Trust consultation document
Anyone who has listened to one of my early podcasts on the subject will know that trusts are a thorny issue for Italian residents – they are formally recognised, thanks to the fact that Italy ratified The Hague Trust Convention, which came into force in 1992 – but from there it has been a constant source of trouble, mainly relating to how they should be taxed. Anyone who has any kind of link with a trust should make sure that they get a working idea of its potential consequences from the Italian point of view. I say “potential”, because there isn’t a great deal of clarity on the subject. The only thing for sure is that the Agenzia is taking a greater interest in these structures – hence the recent publication of a consultation document that seeks to give a cohesive vision of trusts in the Italian context.
You can expect some changes before it becomes definitive, but I am summing up its main points in a series of questions you should be asking yourself (and your advisers) if you have any kind of connection to a trust.
Is the trust itself Italian resident?
- The fact that a trust has been set up outside of Italy doesn’t mean that the Agenzia cannot consider it to be an Italian resident (the same is also true of company structures)
- The consultation document indicates that the basic criteria upon which a trust will be considered resident in Italy are the location of its registered office, its centre of administration, or its principal activities
- There is a simple presumption of Italian residency for any trust that has at least one settlor and one beneficiary resident in Italy
- A presumption of Italian residency also exists when an Italian resident individual transfers assets to a trust set up in a non-white list country
- An Italian-resident trust is taxed at IRES rates (Italian corporate taxation) regardless of when distributions are actually made to the beneficiaries
What kind of trust is it (regardless of its residency)?
- The consultation document discusses two types of trust: “opaco” and “trasparente”, with the distinction essentially being whether or not the beneficiaries have the right to receive distributions from the trust (trasparente), or are only amongst those for whom it is a possibility, but not a right (opaco). In simpler terms, we might call the “opaco” a discretionary trust and the “trasparente” a naked, or transparent trust
- If you are the beneficiary of a naked trust, essentially you will be taxed on a “look-through” basis, as if the trust didn’t exist. This will involve the potentially difficult process of reconciling the trust’s reporting to the Italian reporting requirements for individuals
- If you are the beneficiary of a discretionary trust, you are likely to be taxed at financial income tax rates (26%) on any distributions
Is the trust set up in a tax haven or does it otherwise enjoy preferential tax treatment?
- If a discretionary trust is set up in a tax haven, or otherwise happens to enjoy a preferential tax regime, the trust’s income is automatically attributed to its Italian beneficiaries, regardless of whether the trust has actually made a distribution. You could end up paying tax on amounts you haven’t actually received
- This point follows the similar regime for companies set up in tax havens or enjoying low tax regimes
- People often set trusts up as vehicles for estate planning. One main source of doubt over the years has been the moment at which Italian gift or inheritance taxes fall due. The doubt has been created by the fact that the Italian Supreme Court (Cassazione) has oscillated between two competing interpretations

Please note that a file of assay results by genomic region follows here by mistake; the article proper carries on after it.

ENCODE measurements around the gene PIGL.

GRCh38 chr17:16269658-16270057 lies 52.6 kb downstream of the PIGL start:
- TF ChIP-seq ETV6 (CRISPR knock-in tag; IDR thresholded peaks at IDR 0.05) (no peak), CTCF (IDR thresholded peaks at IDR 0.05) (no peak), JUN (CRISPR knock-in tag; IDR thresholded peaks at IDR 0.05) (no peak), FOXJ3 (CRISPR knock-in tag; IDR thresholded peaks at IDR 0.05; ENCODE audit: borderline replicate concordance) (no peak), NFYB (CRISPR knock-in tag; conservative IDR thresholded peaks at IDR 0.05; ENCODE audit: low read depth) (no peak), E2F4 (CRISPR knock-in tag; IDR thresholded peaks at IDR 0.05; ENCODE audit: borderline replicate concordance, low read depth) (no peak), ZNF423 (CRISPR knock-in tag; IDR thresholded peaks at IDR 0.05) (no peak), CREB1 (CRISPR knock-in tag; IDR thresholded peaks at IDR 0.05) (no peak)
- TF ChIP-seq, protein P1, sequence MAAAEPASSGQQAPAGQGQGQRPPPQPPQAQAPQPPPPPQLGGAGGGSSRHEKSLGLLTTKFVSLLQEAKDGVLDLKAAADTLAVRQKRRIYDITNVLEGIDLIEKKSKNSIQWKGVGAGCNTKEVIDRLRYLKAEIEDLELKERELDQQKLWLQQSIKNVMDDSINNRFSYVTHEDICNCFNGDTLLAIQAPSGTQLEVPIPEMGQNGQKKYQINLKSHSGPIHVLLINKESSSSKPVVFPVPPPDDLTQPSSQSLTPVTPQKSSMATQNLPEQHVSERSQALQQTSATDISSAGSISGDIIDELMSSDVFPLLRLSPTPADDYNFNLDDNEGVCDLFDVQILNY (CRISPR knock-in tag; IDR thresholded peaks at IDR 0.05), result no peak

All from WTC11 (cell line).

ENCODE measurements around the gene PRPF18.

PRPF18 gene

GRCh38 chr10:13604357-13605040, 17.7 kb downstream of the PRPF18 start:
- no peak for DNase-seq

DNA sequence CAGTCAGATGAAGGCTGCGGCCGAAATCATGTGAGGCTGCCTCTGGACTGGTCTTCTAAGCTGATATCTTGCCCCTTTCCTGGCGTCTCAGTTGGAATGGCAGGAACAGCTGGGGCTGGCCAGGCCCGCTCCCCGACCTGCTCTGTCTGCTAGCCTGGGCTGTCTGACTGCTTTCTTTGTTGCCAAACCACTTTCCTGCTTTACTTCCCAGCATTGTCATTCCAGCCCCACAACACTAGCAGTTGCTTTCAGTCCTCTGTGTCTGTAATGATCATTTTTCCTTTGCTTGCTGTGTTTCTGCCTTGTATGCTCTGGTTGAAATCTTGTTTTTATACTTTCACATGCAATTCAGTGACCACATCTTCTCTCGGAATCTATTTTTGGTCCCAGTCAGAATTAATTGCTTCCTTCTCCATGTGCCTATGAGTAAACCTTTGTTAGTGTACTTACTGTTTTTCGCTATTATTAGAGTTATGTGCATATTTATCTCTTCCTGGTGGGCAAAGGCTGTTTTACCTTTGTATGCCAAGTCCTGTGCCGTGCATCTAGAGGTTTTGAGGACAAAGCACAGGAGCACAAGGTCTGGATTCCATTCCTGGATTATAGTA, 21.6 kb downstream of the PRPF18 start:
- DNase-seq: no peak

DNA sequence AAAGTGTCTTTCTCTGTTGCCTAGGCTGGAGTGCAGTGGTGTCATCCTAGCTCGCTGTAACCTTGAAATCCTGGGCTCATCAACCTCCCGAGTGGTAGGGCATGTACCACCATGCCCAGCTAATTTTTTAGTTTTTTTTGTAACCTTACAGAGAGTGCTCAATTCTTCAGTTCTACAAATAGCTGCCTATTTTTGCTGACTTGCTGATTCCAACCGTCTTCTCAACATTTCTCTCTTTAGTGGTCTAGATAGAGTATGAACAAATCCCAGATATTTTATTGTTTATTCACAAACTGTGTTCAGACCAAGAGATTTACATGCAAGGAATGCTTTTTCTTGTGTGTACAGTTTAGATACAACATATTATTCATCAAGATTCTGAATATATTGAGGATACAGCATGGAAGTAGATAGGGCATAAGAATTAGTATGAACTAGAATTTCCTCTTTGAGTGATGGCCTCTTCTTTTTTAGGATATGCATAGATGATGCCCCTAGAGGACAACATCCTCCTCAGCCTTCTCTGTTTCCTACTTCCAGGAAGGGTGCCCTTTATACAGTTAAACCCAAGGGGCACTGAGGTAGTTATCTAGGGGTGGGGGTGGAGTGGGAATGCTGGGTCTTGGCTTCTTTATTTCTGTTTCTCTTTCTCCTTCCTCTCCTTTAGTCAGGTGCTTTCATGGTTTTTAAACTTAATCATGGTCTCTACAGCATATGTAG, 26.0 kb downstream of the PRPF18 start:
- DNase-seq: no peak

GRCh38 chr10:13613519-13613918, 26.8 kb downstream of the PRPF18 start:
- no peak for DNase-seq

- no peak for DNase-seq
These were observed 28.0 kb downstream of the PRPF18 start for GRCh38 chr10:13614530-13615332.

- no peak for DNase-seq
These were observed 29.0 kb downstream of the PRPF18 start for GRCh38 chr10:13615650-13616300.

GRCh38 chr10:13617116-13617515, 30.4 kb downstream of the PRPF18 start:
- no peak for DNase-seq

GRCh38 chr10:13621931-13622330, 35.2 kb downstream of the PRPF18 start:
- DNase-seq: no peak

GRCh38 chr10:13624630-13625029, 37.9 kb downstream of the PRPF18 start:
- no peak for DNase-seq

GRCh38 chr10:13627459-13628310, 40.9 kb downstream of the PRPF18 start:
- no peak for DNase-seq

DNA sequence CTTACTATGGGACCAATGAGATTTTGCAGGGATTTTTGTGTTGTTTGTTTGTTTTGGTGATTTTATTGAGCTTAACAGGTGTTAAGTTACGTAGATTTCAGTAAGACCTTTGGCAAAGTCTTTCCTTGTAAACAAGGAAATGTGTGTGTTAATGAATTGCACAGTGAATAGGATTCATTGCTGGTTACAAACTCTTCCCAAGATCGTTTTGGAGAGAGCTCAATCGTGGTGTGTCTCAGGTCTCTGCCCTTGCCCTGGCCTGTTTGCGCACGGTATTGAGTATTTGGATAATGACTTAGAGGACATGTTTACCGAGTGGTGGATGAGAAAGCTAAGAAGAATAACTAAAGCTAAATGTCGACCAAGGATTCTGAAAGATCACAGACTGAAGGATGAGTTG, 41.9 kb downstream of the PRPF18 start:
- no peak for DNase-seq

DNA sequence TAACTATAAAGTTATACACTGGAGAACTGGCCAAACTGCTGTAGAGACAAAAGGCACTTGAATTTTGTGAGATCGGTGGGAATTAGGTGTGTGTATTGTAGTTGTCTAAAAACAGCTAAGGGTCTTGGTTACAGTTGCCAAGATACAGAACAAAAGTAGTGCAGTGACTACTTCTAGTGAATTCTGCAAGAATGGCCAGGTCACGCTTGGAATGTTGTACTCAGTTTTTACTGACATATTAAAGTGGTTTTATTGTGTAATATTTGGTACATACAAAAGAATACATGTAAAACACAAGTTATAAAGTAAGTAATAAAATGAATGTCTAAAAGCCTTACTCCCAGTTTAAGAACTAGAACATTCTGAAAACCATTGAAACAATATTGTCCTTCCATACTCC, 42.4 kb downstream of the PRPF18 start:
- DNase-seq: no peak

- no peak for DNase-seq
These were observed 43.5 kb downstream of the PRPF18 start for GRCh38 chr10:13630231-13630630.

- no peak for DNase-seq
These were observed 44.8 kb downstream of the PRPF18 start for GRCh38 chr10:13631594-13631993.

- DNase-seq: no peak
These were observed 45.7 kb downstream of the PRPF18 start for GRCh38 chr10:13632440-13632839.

- The first interpretation is that taxes are due at the moment the trust is set up, and should be paid at appropriate rates considering the relationship between the settlor and the ultimate beneficiary. This approach was favoured by those who wanted to pay the taxes now under the relatively low Italian IHT regime, in the anticipation of higher taxes in the future
- The second interpretation is that taxes are due at the moment of final distribution to the beneficiary concerned
- Interestingly, both approaches have been applied in the Italian courts, but it seems that the second interpretation is destined to become the definitive one. This puts people who have already applied the first interpretation in something of an awkward position
Will I be subject to foreign assets declarations (IVAFE/IVIE) as a result of being considered “titolare effettivo” (beneficial owner) of the trust’s assets?
- This is quite a complicated point and is intertwined with the fact that recent reforms have made Italian resident trusts subject to foreign asset declaration rules
- In some circumstances, even the beneficiaries of foreign discretionary trusts may have to declare the assets held by the trust due to the rules relating to beneficial ownership
- The penalties for non declaration are such that, if you find yourself in a grey area, you should probably make the declaration (which is a fairly difficult thing to do properly)
Don’t underestimate the level of sophistication that the Agenzia is reaching with its interpretations of trust instruments – they can and will dig into the nature of a trust in order to understand exactly how it works and increasingly they have the expertise to do so. If you do have a connection to a trust or are thinking about setting one up, now might be a good idea to have a chat and review your situation. There are a limited number of circumstances in which they might make sense (for example in terms of protecting vulnerable individuals), but in most other cases we find that there are easier and more “Italian-friendly” ways of reaching the goals people have with their trusts.
If any of the above has raised doubts or queries, I’m always happy to hear from people by e-mail, or even just drop me a WhatsApp message and we’ll organise a time to speak.